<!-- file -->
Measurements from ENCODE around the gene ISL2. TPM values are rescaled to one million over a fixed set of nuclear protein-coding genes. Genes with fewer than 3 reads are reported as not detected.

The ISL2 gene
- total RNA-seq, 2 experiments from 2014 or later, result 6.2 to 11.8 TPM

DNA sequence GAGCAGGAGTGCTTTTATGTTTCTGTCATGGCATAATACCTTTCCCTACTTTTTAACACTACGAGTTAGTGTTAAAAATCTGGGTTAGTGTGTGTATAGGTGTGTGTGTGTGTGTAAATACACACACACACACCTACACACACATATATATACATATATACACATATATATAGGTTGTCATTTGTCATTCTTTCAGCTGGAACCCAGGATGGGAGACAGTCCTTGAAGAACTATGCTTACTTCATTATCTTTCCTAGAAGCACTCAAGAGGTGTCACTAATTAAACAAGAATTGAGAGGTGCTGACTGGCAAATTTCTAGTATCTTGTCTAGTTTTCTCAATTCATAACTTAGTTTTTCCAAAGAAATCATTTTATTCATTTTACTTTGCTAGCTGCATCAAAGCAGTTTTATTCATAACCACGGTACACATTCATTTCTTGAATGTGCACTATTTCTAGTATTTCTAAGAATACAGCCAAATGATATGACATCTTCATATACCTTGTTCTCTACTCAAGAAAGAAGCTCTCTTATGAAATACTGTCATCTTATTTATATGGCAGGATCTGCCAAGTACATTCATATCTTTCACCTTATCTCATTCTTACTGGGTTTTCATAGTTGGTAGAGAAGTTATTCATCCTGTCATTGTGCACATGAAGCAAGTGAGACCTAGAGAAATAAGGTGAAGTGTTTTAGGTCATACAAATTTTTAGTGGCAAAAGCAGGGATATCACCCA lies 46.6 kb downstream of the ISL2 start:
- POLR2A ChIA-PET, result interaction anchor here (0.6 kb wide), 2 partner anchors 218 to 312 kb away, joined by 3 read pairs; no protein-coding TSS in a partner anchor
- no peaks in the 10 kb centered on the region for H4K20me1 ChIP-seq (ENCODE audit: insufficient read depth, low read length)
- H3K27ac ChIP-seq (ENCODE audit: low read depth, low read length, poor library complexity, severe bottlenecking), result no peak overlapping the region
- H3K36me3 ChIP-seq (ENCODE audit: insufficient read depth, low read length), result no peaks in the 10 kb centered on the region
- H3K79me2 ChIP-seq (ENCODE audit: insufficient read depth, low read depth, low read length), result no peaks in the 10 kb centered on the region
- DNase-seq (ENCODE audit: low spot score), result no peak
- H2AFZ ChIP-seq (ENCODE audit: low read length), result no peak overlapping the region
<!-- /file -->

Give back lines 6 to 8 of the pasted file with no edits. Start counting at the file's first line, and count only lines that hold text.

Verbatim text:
- no peaks in the 10 kb centered on the region for H4K20me1 ChIP-seq (ENCODE audit: insufficient read depth, low read length)
- H3K27ac ChIP-seq (ENCODE audit: low read depth, low read length, poor library complexity, severe bottlenecking), result no peak overlapping the region
- H3K36me3 ChIP-seq (ENCODE audit: insufficient read depth, low read length), result no peaks in the 10 kb centered on the region